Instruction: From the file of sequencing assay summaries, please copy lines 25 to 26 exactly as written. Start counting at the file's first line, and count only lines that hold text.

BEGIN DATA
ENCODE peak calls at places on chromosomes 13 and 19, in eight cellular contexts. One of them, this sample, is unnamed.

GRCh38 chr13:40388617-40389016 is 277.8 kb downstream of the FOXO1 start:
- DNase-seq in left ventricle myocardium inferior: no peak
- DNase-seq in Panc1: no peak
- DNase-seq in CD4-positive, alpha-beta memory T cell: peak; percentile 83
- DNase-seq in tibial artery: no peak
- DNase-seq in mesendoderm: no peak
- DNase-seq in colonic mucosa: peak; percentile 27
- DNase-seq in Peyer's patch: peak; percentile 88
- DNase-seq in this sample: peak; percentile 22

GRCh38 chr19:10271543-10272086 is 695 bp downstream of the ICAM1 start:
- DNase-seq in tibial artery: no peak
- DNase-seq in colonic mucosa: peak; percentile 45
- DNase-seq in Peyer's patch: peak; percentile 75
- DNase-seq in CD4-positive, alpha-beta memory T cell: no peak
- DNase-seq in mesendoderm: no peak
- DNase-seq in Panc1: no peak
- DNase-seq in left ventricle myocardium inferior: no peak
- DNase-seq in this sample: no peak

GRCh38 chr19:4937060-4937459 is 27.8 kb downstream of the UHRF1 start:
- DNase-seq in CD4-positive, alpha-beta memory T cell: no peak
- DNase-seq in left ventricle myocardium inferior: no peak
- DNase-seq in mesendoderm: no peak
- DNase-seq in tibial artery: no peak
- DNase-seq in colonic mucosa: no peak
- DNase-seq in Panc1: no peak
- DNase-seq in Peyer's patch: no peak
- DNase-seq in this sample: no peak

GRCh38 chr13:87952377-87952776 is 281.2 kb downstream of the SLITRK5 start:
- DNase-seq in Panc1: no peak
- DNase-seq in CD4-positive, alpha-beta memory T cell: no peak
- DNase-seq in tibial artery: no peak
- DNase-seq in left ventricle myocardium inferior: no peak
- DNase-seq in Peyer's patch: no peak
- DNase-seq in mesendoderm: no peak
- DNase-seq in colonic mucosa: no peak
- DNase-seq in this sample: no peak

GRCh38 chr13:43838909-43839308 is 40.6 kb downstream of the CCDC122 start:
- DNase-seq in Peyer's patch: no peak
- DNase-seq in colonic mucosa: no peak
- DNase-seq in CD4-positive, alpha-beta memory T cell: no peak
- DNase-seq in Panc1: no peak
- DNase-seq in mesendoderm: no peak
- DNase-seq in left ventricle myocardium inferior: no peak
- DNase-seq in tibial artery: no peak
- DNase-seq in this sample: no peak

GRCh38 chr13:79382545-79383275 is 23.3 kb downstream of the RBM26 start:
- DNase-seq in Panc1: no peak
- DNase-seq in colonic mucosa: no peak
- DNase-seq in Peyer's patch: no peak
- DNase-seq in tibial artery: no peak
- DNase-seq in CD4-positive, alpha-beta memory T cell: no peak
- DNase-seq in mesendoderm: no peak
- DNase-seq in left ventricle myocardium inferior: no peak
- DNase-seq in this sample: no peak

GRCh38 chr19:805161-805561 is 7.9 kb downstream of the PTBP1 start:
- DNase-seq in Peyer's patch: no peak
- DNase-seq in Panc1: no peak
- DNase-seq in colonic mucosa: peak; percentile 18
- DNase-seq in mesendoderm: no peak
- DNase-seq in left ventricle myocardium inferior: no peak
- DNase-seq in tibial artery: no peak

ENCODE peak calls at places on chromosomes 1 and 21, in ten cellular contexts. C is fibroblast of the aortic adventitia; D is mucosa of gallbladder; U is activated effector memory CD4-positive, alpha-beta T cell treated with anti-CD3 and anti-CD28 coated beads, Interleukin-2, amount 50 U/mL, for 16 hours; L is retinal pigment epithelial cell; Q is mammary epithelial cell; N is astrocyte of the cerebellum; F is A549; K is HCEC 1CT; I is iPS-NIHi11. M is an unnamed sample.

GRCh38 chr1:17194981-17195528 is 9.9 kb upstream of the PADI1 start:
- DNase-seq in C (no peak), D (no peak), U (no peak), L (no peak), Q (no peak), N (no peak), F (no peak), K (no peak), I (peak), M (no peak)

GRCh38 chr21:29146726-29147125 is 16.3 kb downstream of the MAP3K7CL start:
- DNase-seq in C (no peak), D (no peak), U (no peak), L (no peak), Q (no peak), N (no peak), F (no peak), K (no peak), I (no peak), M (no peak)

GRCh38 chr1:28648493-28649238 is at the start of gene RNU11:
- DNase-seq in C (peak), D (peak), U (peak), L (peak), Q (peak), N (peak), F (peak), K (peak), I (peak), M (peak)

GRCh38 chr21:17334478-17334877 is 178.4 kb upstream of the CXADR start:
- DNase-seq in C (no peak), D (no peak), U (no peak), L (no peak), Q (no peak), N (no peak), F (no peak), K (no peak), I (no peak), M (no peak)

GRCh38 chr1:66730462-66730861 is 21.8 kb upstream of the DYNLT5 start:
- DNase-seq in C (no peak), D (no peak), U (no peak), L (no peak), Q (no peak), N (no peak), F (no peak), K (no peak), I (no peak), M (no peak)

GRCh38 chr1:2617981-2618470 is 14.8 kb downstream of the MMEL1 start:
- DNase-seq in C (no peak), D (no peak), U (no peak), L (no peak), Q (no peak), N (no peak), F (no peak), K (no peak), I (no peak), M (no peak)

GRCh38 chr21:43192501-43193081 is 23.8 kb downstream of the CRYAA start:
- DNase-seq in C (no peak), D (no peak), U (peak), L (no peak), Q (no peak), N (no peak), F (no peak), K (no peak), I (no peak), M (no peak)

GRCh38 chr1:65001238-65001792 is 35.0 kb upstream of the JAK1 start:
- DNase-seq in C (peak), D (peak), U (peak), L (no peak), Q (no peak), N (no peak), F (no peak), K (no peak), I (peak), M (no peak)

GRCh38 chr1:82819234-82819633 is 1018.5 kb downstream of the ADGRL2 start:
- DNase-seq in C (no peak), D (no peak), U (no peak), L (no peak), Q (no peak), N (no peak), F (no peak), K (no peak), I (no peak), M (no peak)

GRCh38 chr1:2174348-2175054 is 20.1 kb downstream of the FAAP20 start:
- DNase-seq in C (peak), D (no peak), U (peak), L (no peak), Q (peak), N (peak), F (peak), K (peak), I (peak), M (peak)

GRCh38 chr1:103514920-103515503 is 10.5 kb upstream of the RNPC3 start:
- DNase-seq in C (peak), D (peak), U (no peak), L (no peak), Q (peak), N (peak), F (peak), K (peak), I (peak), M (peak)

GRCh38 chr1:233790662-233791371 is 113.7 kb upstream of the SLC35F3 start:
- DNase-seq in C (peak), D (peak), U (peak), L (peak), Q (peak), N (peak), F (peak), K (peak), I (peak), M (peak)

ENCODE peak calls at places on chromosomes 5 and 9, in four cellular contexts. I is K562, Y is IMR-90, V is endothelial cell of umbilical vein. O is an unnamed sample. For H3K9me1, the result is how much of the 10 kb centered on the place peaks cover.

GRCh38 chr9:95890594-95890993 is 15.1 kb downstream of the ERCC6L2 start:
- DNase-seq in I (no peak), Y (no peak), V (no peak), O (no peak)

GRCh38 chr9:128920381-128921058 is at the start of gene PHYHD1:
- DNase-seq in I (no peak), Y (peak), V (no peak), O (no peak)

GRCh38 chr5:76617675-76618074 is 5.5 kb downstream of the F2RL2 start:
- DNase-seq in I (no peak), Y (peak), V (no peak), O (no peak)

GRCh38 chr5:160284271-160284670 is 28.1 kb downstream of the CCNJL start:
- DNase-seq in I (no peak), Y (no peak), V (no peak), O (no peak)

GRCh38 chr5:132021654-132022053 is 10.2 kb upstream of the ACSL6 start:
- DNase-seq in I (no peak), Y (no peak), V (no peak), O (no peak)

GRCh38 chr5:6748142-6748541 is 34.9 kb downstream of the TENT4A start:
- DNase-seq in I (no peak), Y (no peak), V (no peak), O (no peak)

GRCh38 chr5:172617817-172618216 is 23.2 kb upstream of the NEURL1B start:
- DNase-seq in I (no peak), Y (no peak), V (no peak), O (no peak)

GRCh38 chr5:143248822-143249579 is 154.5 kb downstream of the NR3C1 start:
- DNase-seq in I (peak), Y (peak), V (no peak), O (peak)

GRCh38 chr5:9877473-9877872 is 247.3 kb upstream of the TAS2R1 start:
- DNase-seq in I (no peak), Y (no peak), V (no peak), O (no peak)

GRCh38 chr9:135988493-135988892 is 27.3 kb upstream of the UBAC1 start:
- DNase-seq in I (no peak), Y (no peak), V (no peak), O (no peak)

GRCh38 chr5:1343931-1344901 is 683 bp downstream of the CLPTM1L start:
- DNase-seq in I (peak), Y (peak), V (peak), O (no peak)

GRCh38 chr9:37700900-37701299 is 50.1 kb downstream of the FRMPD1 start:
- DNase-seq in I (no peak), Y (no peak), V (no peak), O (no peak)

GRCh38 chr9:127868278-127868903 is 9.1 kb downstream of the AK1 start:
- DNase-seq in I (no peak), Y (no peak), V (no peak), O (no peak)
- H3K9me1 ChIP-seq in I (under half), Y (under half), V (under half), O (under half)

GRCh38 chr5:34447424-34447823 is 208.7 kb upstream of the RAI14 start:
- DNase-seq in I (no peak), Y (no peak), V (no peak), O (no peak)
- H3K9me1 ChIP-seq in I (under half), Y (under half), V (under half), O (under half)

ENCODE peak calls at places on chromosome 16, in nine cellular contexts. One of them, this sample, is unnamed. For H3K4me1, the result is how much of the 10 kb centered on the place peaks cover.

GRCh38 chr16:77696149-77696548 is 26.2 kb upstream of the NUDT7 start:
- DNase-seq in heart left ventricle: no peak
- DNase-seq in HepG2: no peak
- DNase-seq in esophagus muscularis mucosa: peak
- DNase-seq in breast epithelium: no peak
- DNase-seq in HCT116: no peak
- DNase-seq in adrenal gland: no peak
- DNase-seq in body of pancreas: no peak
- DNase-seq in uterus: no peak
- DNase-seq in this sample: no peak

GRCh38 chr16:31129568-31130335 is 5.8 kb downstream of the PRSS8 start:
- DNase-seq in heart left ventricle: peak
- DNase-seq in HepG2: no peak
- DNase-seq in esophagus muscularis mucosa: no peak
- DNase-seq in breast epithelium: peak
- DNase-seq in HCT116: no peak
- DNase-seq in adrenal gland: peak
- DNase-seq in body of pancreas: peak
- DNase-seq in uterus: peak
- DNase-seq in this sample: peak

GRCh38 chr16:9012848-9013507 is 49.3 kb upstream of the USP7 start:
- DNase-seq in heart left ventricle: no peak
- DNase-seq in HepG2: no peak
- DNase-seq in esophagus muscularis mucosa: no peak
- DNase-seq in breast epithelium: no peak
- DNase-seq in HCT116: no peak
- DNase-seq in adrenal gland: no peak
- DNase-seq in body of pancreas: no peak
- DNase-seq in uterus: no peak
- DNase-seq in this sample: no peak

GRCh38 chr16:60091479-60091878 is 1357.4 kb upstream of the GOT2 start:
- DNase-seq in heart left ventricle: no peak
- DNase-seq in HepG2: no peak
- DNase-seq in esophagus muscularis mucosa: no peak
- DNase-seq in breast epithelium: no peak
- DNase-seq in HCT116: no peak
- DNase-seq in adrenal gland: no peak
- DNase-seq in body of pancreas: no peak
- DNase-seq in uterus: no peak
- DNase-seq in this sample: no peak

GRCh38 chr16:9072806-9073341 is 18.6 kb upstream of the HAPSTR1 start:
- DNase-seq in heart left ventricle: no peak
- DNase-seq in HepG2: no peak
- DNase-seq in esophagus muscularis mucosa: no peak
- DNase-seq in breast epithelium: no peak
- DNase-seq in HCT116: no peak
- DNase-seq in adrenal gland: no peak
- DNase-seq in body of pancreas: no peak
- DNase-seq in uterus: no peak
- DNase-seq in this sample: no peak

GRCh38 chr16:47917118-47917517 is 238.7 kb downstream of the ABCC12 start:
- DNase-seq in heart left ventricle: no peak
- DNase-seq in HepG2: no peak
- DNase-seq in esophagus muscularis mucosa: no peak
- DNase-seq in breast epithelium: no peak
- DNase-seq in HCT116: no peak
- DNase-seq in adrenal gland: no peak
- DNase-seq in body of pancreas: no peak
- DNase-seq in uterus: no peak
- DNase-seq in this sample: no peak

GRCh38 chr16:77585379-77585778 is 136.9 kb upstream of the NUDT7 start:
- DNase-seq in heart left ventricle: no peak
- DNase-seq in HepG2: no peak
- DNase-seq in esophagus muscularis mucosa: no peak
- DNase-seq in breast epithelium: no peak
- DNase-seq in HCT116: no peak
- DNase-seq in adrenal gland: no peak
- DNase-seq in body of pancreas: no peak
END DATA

- DNase-seq in colonic mucosa: no peak
- DNase-seq in Panc1: no peak